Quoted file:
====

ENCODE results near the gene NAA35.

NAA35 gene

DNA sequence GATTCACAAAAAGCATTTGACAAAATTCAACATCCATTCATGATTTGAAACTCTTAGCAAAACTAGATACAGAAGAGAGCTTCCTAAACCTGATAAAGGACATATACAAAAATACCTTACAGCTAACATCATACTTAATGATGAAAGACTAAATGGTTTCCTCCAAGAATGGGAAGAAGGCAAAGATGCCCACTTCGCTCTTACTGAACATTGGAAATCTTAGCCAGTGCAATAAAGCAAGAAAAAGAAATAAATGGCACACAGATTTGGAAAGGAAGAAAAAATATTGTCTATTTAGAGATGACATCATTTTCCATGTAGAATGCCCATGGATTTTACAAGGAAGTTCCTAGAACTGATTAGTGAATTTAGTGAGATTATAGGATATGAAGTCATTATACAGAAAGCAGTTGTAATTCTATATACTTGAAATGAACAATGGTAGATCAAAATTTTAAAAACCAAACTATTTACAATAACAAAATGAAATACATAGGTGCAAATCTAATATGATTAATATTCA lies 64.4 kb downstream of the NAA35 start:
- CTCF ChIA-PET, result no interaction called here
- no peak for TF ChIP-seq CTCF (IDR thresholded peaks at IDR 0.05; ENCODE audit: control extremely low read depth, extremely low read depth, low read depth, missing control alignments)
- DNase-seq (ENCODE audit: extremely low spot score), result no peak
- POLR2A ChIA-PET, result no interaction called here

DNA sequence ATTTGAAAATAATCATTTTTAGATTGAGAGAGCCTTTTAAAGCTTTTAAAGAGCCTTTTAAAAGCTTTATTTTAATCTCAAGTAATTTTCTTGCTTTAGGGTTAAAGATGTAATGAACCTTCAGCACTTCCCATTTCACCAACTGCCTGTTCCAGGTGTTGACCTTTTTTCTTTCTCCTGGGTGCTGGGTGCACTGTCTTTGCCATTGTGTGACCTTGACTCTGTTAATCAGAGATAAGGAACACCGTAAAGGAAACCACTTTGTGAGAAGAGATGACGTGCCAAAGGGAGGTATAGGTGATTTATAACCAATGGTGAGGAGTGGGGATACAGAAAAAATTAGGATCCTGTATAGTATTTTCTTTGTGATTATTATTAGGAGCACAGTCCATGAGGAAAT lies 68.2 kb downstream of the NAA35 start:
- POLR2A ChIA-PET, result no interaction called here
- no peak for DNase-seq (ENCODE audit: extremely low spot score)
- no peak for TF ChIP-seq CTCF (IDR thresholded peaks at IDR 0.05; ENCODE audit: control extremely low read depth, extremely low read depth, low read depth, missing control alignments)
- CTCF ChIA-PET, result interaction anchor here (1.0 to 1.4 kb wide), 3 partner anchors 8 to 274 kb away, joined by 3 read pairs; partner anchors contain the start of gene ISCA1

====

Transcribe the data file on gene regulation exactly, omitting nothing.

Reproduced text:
ENCODE results near the gene NAA35.

NAA35 gene

DNA sequence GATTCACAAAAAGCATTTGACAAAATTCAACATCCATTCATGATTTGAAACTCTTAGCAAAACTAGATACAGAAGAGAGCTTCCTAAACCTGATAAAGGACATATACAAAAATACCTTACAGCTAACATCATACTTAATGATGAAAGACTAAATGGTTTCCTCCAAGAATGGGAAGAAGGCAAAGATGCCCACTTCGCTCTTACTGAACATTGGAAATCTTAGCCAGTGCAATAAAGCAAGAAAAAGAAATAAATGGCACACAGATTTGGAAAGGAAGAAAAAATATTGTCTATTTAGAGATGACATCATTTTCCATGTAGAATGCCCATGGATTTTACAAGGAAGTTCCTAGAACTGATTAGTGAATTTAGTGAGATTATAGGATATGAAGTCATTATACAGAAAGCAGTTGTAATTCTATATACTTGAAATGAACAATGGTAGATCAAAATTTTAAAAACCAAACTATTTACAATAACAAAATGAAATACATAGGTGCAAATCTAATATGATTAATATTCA lies 64.4 kb downstream of the NAA35 start:
- CTCF ChIA-PET, result no interaction called here
- no peak for TF ChIP-seq CTCF (IDR thresholded peaks at IDR 0.05; ENCODE audit: control extremely low read depth, extremely low read depth, low read depth, missing control alignments)
- DNase-seq (ENCODE audit: extremely low spot score), result no peak
- POLR2A ChIA-PET, result no interaction called here

DNA sequence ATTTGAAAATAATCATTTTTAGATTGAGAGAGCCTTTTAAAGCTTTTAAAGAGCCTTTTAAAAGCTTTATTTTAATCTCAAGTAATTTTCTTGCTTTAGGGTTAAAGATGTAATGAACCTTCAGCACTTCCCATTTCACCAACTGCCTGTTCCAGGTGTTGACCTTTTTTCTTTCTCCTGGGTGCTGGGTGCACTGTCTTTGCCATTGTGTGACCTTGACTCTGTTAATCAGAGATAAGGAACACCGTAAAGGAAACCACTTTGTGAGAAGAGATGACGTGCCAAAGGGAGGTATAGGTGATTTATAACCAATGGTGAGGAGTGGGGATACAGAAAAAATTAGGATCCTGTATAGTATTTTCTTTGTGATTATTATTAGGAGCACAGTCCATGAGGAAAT lies 68.2 kb downstream of the NAA35 start:
- POLR2A ChIA-PET, result no interaction called here
- no peak for DNase-seq (ENCODE audit: extremely low spot score)
- no peak for TF ChIP-seq CTCF (IDR thresholded peaks at IDR 0.05; ENCODE audit: control extremely low read depth, extremely low read depth, low read depth, missing control alignments)
- CTCF ChIA-PET, result interaction anchor here (1.0 to 1.4 kb wide), 3 partner anchors 8 to 274 kb away, joined by 3 read pairs; partner anchors contain the start of gene ISCA1